© 2018 Lynn Abbott
“How about a bow tie,” the boutique salesman asked, flashing me a wide grin.
I looked at my over 6-foot, history-loving, educationally ambitious son. My mouth twitched as I stifled a laugh that threatened the dignified persona that I hoped to present in that fine men’s clothing boutique.
“No, ” I said quietly. “I think that might be too much.”
I noted the salesman wore a bow tie and so I hasten to explain: “My father wore bow ties.”
Noting his confusion, I knew I must tell the story in its entirety.
Yes, indeedy. Without a doubt, my husband and I have raised “my father.”
God definitely has a sense of humor.
Obviously, God did not wish to leave this world without a representative of my father’s kind.
I can offer no other explanation for the extraordinary similarities… With my son’s first cry, I knew I was in trouble.
The “professor” had arrived. And he knew best how to teach the rest of us.
Our parenting challenge began immediately. Our newborn had a mind of his own and refused to follow textbook feeding. Undoubtedly, My attending nurse thought me inept.
Apparently, as a first time mom, I must be in desperate need of a review lesson.
But after exhausting her expertise in an effort to direct my strong-minded newborn, she abandoned us.
“You’ll figure it out,” she called with a decided tone of exasperation.
And I’ve been scrambling ever since.
Without a doubt, my husband and I have raised “my father.”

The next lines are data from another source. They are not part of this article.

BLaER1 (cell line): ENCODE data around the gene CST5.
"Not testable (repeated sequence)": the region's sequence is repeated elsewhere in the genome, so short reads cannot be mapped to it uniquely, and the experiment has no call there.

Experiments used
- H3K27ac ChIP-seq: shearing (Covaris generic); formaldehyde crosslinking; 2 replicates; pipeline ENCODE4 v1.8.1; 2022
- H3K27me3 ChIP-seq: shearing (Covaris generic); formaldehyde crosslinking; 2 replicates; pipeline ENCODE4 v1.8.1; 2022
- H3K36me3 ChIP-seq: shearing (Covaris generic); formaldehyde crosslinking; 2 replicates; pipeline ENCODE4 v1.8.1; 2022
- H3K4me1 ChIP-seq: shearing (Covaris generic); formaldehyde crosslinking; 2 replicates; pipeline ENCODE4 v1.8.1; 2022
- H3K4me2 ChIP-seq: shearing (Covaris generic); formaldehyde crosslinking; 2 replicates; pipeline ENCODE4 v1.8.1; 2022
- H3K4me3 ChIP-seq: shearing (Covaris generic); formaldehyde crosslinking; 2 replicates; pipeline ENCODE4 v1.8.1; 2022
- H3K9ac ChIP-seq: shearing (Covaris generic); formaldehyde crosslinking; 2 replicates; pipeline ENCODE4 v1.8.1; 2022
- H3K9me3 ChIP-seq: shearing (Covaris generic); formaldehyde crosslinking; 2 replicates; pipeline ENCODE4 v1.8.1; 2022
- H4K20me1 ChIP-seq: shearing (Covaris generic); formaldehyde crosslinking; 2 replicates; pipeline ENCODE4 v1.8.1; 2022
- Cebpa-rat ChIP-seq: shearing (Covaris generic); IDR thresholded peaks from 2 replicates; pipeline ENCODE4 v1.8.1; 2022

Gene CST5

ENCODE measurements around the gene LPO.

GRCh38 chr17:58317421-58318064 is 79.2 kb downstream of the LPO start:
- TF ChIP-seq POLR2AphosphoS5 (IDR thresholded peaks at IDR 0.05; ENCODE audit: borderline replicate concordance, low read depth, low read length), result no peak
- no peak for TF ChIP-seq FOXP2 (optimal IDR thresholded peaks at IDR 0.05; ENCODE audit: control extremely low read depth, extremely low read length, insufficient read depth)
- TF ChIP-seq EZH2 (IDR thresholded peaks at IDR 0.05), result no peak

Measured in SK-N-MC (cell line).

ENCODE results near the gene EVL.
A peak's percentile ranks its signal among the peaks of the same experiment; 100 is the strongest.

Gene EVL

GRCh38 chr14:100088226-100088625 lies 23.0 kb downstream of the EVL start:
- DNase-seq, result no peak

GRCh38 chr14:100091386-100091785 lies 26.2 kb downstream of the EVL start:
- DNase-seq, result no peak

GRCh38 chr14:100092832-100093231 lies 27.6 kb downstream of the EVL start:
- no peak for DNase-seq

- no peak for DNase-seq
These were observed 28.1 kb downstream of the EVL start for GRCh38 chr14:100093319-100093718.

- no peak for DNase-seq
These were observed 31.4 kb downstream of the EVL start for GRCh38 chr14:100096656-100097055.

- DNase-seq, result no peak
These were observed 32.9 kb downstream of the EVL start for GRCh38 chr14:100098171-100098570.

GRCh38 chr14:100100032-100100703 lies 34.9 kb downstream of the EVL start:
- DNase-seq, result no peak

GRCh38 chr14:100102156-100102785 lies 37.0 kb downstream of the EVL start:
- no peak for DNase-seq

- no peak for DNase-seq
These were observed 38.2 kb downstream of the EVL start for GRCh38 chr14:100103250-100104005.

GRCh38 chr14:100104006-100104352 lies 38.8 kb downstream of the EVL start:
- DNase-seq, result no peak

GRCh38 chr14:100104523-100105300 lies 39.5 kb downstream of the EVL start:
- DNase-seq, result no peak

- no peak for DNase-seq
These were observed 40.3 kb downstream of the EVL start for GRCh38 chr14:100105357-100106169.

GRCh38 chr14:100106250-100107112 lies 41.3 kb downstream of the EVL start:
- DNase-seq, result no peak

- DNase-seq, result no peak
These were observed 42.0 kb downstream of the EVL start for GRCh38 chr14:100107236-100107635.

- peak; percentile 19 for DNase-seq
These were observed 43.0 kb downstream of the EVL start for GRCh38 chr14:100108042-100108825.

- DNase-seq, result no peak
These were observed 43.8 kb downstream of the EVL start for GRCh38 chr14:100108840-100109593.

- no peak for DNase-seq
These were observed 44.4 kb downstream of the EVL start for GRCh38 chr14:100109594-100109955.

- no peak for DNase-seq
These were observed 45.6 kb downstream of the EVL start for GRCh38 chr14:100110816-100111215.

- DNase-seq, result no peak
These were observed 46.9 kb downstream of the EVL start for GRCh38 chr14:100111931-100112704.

The man child “knew best”… just like my father. And similarly, from an early age, the child confidently communicated his ideas.
When he was just 12 months, I found him lecturing his stuffed animals.
In fact, one of those plush critters had been placed in a corner. Had there been a dunce cap available, I’m sure my son would have placed it on that unfortunate toy’s head.
“Dad,” he said. “Keep your elbows off the table.”
That’s right. Although he was a mere tot, he fully intended to lead and teach. No need to encourage him–as Paul did Timothy–to use his gifts (1 Timothy 4:12).
For 22 years, he’s kept us on our toes.
Today, our future professor loves research… and by his own admission, he is often “absent-minded.”
Of course, this walking encyclopedia has unique gifts. He will be a historian whereas my father was an oceanographer-geologist. But our son nevertheless exhibits many of Dad’s traits without ever having been encouraged or prompted to do so.
God definitely has a sense of humor.
And so you now fully understand my reluctance during that Christmas shopping excursion. Given the already uncanny resemblance between grandfather and grandson, the bow tie was obviously an unnecessary accoutrement .
After all, the mantle had already been passed.
In light of this, I couldn’t help but grin recently as I renewed my study in 2 Kings. The histories of Elijah and Elisha brought to mind the connection between my father and his grandson.
The two prophets have long been favorites of mine. However, when I first studied their lives, I frequently got mixed up and credited miracles of one to the other. After all, the names “Elijah” and “Elisha” sound similar…
and not only that, but Elijah also mentored Elisha.
It’s a spiritual father and son story that begins in 1 Kings 19. Elijah had exhausted his strength during the confrontation of Baal’s prophets on Mount Carmel.
But God didn’t leave Elijah in such a state. In addition to providing for Elijah’s physical needs, Abba tenderly encouraged His prophet and provided an assistant.
And He gave Elijah an Elisha. When Elijah found Elisha, he threw his cloak or mantle over Elisha’s shoulders (1 King 19:19).